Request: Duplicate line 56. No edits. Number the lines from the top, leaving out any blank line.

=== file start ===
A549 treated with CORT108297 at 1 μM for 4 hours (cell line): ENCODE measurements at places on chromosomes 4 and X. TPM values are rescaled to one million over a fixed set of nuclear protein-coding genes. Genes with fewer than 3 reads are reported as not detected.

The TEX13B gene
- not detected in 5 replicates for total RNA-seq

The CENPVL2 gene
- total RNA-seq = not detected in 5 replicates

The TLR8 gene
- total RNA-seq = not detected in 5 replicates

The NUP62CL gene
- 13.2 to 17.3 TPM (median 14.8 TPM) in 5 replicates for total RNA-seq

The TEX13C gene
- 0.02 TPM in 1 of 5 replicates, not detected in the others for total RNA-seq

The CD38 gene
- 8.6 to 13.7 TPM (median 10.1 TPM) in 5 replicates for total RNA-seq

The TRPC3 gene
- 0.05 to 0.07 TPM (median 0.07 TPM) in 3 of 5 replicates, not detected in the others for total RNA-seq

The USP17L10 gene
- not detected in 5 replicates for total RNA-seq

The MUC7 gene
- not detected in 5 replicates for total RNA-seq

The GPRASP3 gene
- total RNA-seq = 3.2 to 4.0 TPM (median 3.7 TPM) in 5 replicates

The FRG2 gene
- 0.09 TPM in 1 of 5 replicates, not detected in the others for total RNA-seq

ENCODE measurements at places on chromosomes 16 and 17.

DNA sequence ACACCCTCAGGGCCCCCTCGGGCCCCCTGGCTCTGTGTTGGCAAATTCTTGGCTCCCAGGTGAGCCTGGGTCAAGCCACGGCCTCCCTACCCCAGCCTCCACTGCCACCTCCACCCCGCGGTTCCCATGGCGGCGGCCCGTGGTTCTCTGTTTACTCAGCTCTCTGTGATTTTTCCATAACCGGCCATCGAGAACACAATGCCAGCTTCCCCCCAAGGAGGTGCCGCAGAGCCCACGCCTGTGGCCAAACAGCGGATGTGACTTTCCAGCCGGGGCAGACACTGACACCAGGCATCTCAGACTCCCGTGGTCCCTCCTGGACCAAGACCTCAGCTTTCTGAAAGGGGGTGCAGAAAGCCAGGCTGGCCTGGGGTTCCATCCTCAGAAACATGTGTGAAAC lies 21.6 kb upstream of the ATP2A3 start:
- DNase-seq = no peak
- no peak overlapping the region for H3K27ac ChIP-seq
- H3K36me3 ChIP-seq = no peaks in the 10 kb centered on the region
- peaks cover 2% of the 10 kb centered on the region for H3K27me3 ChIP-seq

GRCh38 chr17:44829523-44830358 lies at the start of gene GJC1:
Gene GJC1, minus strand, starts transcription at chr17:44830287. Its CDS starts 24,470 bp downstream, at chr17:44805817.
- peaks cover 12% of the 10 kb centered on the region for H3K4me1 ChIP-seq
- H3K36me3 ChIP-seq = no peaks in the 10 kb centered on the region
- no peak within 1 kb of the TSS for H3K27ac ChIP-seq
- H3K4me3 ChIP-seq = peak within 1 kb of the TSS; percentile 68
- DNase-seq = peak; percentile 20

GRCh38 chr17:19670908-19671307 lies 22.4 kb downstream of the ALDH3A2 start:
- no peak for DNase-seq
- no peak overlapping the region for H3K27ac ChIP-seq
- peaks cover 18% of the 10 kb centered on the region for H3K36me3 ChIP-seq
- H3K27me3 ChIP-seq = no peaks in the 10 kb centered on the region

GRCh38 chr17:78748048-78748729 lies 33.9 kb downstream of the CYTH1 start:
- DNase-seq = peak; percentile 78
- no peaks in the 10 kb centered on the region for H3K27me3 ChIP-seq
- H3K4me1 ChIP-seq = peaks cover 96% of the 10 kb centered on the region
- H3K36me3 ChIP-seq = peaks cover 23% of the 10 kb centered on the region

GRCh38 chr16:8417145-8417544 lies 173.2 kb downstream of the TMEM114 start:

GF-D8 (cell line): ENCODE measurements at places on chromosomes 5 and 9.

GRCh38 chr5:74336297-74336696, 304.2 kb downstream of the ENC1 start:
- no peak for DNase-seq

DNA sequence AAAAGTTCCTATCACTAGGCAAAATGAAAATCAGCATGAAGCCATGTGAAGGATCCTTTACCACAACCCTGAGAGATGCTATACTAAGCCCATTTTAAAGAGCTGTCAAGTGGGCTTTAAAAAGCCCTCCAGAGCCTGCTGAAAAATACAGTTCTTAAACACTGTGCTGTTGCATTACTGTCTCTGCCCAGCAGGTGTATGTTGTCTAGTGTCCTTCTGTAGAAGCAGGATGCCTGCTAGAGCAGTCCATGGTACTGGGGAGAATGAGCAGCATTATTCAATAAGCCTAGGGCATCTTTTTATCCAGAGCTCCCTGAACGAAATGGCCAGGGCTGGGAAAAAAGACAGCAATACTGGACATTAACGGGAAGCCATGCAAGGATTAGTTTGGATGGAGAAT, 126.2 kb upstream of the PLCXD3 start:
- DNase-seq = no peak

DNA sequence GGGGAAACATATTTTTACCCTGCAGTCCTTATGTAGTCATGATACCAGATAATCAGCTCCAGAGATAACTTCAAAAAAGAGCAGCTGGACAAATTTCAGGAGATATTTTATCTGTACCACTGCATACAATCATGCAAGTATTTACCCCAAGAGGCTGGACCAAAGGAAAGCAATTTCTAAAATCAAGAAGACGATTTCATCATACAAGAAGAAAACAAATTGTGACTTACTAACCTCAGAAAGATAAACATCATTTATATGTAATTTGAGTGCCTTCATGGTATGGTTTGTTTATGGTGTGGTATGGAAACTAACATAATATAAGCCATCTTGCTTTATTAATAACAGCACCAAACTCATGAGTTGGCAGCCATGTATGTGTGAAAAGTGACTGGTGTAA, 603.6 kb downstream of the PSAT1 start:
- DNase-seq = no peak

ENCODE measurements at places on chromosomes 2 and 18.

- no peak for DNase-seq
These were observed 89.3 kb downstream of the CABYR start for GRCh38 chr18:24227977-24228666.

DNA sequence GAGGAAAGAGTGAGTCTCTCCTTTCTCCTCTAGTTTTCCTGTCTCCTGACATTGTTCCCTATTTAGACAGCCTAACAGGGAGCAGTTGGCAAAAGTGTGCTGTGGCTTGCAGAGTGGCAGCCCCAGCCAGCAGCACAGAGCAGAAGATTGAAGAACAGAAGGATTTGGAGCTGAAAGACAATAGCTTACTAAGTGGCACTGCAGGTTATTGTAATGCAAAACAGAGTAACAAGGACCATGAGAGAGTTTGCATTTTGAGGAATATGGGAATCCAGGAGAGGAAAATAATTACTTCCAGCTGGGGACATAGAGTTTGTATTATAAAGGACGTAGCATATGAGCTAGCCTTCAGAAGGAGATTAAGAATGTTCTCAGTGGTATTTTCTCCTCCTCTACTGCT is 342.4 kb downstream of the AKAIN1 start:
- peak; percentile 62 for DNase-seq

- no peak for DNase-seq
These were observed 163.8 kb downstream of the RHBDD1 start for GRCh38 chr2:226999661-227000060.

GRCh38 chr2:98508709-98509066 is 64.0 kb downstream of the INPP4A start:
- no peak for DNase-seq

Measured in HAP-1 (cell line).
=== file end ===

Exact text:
- no peak for DNase-seq